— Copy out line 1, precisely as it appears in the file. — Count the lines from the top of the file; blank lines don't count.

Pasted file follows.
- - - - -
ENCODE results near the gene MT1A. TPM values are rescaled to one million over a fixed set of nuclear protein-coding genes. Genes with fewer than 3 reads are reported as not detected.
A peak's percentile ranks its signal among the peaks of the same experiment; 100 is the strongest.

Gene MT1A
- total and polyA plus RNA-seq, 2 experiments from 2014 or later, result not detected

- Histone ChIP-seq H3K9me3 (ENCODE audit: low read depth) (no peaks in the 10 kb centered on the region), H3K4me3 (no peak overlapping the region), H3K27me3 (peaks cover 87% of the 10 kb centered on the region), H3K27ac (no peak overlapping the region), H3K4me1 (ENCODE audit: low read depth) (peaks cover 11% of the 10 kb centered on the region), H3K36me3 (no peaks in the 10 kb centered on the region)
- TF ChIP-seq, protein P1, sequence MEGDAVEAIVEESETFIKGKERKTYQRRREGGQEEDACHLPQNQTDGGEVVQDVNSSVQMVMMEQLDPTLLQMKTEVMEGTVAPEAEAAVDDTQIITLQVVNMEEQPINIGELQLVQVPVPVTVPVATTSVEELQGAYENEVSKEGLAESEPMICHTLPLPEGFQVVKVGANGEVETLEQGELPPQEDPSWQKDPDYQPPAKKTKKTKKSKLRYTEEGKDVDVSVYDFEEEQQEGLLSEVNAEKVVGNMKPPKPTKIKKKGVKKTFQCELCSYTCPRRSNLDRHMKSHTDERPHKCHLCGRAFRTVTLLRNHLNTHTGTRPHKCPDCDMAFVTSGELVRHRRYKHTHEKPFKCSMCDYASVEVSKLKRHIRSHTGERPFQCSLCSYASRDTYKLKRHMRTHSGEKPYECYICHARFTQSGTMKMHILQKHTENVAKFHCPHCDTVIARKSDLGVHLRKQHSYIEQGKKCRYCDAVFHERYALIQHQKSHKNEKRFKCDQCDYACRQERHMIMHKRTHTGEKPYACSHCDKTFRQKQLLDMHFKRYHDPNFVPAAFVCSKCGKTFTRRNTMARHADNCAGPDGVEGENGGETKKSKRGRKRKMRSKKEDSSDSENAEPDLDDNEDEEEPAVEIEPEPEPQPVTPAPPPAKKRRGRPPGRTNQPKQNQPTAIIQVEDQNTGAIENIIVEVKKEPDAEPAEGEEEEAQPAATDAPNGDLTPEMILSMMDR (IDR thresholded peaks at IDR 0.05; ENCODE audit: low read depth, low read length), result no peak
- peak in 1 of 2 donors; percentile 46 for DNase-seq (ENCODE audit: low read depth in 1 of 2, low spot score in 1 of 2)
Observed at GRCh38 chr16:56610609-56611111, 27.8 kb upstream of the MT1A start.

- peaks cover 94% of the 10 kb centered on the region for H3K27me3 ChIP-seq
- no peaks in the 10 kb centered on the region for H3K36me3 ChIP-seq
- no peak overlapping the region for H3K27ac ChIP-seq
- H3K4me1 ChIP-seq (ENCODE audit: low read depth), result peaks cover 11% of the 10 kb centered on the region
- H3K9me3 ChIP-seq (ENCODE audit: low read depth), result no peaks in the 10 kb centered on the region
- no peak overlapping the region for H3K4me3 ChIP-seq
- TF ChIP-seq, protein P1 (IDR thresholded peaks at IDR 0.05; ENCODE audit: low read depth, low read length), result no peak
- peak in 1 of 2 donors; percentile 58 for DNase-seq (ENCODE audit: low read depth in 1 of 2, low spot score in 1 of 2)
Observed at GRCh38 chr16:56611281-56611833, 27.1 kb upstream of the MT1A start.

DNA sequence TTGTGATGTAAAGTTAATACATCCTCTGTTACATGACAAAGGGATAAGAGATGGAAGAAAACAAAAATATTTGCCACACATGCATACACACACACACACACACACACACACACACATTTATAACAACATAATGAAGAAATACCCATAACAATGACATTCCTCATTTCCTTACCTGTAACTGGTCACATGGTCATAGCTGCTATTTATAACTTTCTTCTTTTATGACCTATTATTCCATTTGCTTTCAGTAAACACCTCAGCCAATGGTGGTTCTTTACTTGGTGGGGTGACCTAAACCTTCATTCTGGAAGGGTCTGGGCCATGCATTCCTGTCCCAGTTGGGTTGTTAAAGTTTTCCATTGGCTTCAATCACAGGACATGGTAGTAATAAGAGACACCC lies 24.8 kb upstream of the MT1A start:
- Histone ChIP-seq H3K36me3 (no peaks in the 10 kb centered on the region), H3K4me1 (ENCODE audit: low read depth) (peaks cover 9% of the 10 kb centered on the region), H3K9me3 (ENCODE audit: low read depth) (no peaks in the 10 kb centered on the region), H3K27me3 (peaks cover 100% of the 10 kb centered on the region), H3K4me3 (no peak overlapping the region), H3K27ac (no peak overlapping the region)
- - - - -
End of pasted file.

ENCODE results near the gene MT1A. TPM values are rescaled to one million over a fixed set of nuclear protein-coding genes. Genes with fewer than 3 reads are reported as not detected.